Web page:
For instance, the LMRP for New Jersey's Medicare carrier, Empire Medical Services, limits coverage of the diagnostic interview (90801, Psychiatric diagnostic interview examination) to physicians certified in New Jersey for psychiatric services. So, if an FP diagnoses a New Jersey Medicare patient with attention deficit disorder (ADD) or attention deficit hyperactivity disorder (ADHD) and bills 90801 for the visit, the carrier will deny the service. In addition, for subsequent ADD/ADHD visits, in which a physician re-evaluates the patient and/or performs medication rechecks, Empire will pay only psychiatrists for 90862 (Pharmacologic management, including prescription, use, and review of medication with no more than minimal medical psychotherapy).
Numerous FPs receive denials for ADD/ADHD evaluations and re-evaluations for reasons similar to Empire's LMRP, which carves out mental-health services, Berland says. "Insurers' policies vary, making research crucial." Therefore, physicians should find out their major payers' policies and make a list of how each of them wants the services billed. Watch for Plans That Allow E/M Service Although checking insurers' guidelines may seem time-consuming, your practice's bottom line will definitely benefit from knowing your top 20 percent of payers' mental-health coverage rules. For instance, if the New Jersey coder in the above example made a list of Empire's acceptable billing protocols, she would find out that she should substitute an E/M service, such as an office visit (99201-99215, Office or other outpatient visit for the evaluation and management of a new or established patient) or consultation (99241-99245, Office consultation for a new or established patient), for the initial ADD/ADHD interview procedure, provided her FP meets the codes' required elements.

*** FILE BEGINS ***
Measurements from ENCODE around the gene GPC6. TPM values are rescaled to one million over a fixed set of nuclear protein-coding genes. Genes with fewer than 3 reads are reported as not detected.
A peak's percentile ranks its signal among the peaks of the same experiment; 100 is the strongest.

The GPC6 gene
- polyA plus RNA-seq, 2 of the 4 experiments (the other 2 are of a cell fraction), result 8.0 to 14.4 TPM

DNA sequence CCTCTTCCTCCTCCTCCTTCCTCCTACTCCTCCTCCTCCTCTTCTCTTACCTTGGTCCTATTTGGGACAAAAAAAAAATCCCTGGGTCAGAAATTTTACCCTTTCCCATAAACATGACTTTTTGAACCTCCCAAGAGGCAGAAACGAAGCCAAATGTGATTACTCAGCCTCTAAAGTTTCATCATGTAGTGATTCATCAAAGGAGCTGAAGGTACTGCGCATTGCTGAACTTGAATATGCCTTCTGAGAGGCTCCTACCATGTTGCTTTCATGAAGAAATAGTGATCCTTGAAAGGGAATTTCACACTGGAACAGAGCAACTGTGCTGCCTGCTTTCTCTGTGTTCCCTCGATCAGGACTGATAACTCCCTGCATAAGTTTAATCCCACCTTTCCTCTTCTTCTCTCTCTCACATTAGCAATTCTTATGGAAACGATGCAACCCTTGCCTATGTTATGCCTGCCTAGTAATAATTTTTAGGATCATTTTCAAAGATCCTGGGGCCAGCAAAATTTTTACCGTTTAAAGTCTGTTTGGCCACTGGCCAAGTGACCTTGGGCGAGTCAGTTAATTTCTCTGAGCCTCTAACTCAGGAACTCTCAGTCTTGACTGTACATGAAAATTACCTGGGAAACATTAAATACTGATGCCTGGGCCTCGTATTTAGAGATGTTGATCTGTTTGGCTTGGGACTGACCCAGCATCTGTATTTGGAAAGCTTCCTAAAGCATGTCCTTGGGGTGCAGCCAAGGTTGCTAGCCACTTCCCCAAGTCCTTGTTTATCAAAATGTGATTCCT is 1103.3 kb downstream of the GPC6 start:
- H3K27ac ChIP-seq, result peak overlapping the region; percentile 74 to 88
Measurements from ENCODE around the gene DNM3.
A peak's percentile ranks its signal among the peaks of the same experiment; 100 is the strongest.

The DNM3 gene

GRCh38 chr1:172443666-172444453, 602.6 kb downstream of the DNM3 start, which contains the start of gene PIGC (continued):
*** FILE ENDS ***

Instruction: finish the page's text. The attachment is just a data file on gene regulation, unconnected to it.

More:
"FPs absolutely should use the E/M codes," Berland says. For the initial and subsequent visits, he recommends billing based on time. "The physician usually spends more than half the time during these visits discussing the patient's diagnosis and treatment plan," he says. When counseling and/or coordination of care dominates (more than 50 percent) the encounter (face-to-face time in the office or other outpatient setting), CPT states that the physician may consider time as the key factor in selecting the level [...]